Polls suggest that the key female demographic is deserting Donald Trump in significant enough numbers to influence the outcome of the election. His support is particularly weak amongst middle class females, who helped him win in 2016.
It was one of the major surprises of the 2016 election; the level of support Donald Trump received from women, who proved to be the key to victory.
But four years on, polls show the president is losing votes in this demographic. The decline is particularly evident among middle class women, despite his campaign's best efforts and daughter-in-law Lara launching 'Women for Trump' over a year ago, a coalition dedicated to recruiting and activating women.
This problem area for him is a fact sarcastically acknowledged by Trump himself at a rally in Johnstown, Pennyslvania in October:
"Suburban women will you please like me!" I saved your damn neighbourhood, ok?"
Defectors cite various reasons, ranging from his general leadership style to more specific issues including his handling of the COVID-19 pandemic and race relations, especially in the wake of the killing of George Floyd.
Texas resident Shawna Jensen voted for Trump in the 2016 presidential election.
She now regrets her choice:
"I feel if there's a wrong, I need to right it. And I was wrong in voting for him in 2016. And so I want to make it right."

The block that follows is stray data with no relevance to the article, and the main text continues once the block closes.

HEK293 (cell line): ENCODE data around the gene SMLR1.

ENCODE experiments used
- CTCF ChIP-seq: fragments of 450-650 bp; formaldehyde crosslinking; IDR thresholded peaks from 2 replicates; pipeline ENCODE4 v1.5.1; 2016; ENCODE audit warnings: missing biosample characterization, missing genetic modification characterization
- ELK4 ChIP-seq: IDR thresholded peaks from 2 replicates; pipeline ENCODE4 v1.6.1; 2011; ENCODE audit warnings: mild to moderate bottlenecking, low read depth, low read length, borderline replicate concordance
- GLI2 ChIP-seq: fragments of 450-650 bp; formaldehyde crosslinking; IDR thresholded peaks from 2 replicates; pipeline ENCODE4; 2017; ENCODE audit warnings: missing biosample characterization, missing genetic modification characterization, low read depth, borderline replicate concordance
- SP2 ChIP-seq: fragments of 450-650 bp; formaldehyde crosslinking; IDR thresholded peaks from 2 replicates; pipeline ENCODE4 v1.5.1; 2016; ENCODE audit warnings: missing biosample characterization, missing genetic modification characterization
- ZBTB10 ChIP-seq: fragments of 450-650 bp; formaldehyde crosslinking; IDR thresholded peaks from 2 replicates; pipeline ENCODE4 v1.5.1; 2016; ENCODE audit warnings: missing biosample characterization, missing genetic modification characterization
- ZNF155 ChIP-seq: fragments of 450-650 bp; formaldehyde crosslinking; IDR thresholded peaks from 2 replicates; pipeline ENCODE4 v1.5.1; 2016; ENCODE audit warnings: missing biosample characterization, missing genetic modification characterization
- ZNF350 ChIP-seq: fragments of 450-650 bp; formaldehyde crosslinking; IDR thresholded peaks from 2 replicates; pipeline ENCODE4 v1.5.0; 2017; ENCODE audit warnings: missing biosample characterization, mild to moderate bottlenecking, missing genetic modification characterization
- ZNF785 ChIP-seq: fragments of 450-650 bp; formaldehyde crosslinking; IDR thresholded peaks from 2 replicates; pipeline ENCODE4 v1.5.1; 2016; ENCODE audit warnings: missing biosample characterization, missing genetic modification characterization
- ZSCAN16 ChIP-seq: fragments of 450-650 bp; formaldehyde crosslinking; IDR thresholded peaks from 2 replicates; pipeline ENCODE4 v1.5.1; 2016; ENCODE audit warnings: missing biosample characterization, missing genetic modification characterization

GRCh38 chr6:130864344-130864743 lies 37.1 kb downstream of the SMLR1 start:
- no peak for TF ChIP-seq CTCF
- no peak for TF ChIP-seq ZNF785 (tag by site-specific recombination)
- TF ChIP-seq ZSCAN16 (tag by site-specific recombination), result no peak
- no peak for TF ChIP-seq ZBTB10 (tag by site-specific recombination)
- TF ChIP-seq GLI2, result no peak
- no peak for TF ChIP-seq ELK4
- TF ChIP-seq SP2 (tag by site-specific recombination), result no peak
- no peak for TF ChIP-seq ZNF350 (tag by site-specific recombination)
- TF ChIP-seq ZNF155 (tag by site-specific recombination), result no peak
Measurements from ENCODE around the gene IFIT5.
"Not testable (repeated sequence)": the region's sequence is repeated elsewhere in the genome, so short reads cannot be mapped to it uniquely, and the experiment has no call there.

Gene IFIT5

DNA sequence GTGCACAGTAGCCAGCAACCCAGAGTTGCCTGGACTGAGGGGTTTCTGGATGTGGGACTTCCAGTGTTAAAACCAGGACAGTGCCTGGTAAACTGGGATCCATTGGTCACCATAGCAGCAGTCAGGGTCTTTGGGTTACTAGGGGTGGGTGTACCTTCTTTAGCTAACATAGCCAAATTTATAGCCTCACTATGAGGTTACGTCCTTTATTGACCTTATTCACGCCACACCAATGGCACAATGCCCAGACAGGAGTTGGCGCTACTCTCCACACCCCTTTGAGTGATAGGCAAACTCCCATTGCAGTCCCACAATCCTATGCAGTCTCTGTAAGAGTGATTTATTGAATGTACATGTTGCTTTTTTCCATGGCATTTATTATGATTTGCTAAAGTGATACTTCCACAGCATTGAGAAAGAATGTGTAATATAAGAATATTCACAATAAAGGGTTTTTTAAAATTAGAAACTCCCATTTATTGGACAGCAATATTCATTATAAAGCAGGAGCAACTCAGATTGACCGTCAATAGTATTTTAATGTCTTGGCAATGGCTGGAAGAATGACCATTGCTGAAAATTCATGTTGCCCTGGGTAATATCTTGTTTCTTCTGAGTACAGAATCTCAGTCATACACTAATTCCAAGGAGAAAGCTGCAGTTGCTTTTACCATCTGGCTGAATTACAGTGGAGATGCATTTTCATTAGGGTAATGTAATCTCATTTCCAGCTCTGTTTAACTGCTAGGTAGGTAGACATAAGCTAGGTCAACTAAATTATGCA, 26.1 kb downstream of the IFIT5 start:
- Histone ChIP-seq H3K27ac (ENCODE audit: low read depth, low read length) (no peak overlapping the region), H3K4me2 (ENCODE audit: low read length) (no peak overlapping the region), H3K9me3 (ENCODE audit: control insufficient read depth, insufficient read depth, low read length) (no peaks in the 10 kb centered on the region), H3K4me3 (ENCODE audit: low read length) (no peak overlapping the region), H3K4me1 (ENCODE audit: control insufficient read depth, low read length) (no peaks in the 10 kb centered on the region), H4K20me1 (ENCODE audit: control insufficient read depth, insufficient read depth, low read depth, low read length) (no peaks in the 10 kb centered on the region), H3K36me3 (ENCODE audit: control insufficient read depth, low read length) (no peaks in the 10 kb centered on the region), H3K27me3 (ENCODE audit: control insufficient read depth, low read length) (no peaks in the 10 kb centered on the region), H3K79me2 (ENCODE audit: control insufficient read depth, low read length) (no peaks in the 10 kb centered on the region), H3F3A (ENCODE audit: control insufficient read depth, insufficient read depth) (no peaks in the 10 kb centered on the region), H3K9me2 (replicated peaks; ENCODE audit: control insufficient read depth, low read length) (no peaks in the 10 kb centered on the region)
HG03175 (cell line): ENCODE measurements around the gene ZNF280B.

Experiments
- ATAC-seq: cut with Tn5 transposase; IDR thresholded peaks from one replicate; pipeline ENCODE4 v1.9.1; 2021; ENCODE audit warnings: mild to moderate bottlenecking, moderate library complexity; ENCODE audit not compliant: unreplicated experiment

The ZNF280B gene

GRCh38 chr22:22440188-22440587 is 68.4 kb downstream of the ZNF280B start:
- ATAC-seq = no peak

But Trump does still have the backing of those women who appreciate what they see as his upholding of conservative values.
Suzanne Blades, from Philadelphia, is one of those women:
"I'm supporting him because I feel that his base fundamentals are rooted in American history and what our forefathers wanted to build for America.
"I feel that the opposition is really trying to undermine our society as we have it today."
Surveys show Trump losing ground in the nation's suburbs, and not just among women there. These traditional Republican bastions have become more racially mixed over the years and are edging towards the political centre. Historically high turnout areas, doing well here here is vital for both parties to secure a presidential victory.
Older people are another prized group of people who can be relied upon to vote. They helped Trump over the line in 2016, but now he's battling to retain their support, with many dismayed at his response to the pandemic.
The apparent shifts in all these key voting blocs may be encouraging for Democrats - but they'll count for nothing if the polls are wrong again.